URAT1 is a key carrier for uric acid re-absorption. Genotype analysis revealed that mutations in the URAT1 and GLUT9 genes are a causative factor of renal hypouricemia linked to hyperuricemia and gout (Vazquez-Mellado et al., 2007; Matsuo et al., 2008). In renal urate-handling processes, firstly, as a key UA carrier, URAT1 transfers UA from basolateral membrane to proximal tubular cell, and then, GLUT9 is responsible for exchange urate from the cell to the peritubular interstitium (Atsushi et al., 2002). In hyperuricemia patient, URAT1 activity is significantly increased and more responsive renal re-absorption of uric acid (Tan et al., 2016).
In present study, we found that EL significantly reduced serum UA level and significantly decreased renal URAT1 and GLUT9 expressions. We hypothesize that this effect may be due to reduce of URAT1 activity. As a further study, seven compounds of EL were screened using a cell model with overexpressed URAT1. Among them, quassinoids exhibits inhibition of urate uptake in vitro, suggesting that quassinoids may be the main active components of EL. Subsequently, we confirmed the activity of eurycomanol in vivo, which reduced serum uric acid level in PO induced hyperuricemia mice.
As a summary, our findings revealed that EL significantly reduced blood uric acid levels and prevented pathological changes of kidney in PO induced hyperuricemia animal model, improved renal urate transports. We partly clarified the mechanism was related to URAT1 inhibition by quassinoids in EL. EL and eurycomanol are useful substances for prevention or treatment on hyperuricemia through increasing uric acid excretion.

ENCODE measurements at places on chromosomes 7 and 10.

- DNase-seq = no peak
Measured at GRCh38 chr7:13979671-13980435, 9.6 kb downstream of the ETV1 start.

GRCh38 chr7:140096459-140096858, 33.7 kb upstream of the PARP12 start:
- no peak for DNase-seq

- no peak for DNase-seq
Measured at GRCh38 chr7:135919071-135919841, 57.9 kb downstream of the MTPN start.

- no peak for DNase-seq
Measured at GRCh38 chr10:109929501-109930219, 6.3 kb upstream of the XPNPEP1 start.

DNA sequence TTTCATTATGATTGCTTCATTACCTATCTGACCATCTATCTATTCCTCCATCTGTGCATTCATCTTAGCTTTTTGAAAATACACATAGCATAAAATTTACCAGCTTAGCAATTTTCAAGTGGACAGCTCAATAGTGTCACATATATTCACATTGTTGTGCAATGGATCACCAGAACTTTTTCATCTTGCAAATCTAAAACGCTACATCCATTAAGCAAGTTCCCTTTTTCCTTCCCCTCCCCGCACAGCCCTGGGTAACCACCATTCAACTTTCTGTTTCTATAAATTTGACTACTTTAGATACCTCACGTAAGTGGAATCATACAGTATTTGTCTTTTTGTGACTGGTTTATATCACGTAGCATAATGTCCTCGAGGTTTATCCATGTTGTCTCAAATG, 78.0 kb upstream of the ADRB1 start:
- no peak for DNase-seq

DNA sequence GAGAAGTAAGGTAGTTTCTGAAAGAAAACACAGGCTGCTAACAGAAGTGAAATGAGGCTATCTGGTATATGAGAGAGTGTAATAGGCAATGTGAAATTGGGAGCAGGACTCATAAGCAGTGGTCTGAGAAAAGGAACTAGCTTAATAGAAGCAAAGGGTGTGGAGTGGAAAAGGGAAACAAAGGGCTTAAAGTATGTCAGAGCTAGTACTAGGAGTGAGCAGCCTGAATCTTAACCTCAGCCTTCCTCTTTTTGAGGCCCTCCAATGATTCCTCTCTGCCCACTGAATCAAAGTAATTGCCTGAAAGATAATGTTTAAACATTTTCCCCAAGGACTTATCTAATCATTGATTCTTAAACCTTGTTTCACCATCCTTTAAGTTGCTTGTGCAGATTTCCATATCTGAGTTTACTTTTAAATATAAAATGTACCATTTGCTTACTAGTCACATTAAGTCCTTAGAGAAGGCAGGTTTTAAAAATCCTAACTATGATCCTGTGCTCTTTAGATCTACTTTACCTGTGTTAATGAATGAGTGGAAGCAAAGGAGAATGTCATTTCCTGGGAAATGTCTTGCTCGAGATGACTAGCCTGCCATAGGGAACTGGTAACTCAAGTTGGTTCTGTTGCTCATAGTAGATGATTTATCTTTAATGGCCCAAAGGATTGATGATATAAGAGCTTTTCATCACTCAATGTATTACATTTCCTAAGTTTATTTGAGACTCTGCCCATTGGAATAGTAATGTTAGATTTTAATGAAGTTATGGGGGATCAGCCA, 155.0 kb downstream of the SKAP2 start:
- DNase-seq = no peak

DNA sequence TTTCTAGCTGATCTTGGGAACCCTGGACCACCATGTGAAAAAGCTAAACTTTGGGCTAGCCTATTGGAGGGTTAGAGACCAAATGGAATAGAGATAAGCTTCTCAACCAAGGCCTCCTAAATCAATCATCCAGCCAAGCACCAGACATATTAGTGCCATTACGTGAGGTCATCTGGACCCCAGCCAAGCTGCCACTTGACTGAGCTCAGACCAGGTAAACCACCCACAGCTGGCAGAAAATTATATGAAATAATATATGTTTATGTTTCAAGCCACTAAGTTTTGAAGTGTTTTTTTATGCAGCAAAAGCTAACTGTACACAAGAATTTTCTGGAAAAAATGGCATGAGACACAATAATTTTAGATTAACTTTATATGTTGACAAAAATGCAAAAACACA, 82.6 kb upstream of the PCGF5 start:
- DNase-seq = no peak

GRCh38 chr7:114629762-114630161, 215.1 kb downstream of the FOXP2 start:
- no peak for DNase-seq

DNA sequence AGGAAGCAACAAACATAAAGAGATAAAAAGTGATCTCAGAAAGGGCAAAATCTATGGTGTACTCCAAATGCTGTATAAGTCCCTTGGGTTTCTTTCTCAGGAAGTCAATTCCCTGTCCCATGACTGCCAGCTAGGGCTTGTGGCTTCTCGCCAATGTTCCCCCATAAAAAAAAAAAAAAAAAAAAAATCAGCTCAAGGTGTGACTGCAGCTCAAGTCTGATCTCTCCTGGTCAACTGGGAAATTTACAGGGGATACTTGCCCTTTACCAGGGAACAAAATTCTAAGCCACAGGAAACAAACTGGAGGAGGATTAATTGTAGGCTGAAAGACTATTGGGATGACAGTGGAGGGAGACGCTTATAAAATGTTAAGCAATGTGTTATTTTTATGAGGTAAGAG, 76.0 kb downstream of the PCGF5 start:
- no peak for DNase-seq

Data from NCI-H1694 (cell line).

Data Availability Statement
All datasets generated for this study are included in the article/Supplementary Material.
The animal study was reviewed and approved by Science and Technological Committee and the Animal Use and Care Committee of TJUTCM.
RB, ML, YZha, and TW contributed to experimental design. RB, DW, SW, HY and YZho contributed to the acquisition and analysis of data. ML, DW and ZL reviewed the manuscript. TW obtained the funding. RB and TW wrote the manuscript.
This research was supported by Important Drug Development Fund, Ministry of Science and Technology of China (2018ZX09735-002) and National Natural Science Foundation of China (81173524; 81673688).
Conflict of Interest
Yi Zhong was employed by Global Education Network Sdn.Bhd.
The remaining authors declare that the research was conducted in the absence of any commercial or financial relationships that could be construed as a potential conflict of interest.
EL, E. longifolia stem extract; PO, Potassium oxonate; UPLC, Ultra Performance Liquid Chromatography; H&E, Hematoxylin-eosin staining; URAT1, urate reabsorption transporter 1; GLUT9, Glucose transporter 9; ABCG2, ATP-binding cassette transporter G2; XOD, Xanthine oxidase; OAT1-3, Organic anion transporter 1-3; OAT4, Organic anion transporter 4; OAT10, Organic anion transporter 10; NPT1, Sodium-dependent phosphate transporter 1; NPT4, Sodium-dependent phosphate transporter 4; MRP4, Multidrug resistance-associated protein; HPLC, High-performance liquid chromatography; Cur, Clearance of uric acid; Ccr, Clearance of creatinine; TBST, Tris Buffered Saline with Tween 20.
The Supplementary Material for this article can be found online at: https://www.frontiersin.org/articles/10.3389/fphar.2019.01464/full#supplementary-material
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Keywords: Eurycoma longifolia, eurycomanol, hyperuricemia, uric acid excretion, urate reabsorption transporter
Citation: Bao R, Liu M, Wang D, Wen S, Yu H, Zhong Y, Li Z, Zhang Y and Wang T (2019) Effect of Eurycoma longifolia Stem Extract on Uric Acid Excretion in Hyperuricemia Mice. Front. Pharmacol. 10:1464. doi: 10.3389/fphar.2019.01464
Received: 06 July 2019; Accepted: 13 November 2019;
Published: 10 December 2019.
Edited by:Luc Pieters, University of Antwerp, Belgium
Reviewed by:Vivekananda Mandal, Guru Ghasidas Vishwavidyalaya, India
Javier Echeverria, Universidad de Santiago de Chile, Chile
Copyright © 2019 Bao, Liu, Wang, Wen, Yu, Zhong, Li, Zhang and Wang. This is an open-access article distributed under the terms of the Creative Commons Attribution License (CC BY). The use, distribution or reproduction in other forums is permitted, provided the original author(s) and the copyright owner(s) are credited and that the original publication in this journal is cited, in accordance with accepted academic practice. No use, distribution or reproduction is permitted which does not comply with these terms.
†These authors have contributed equally to this work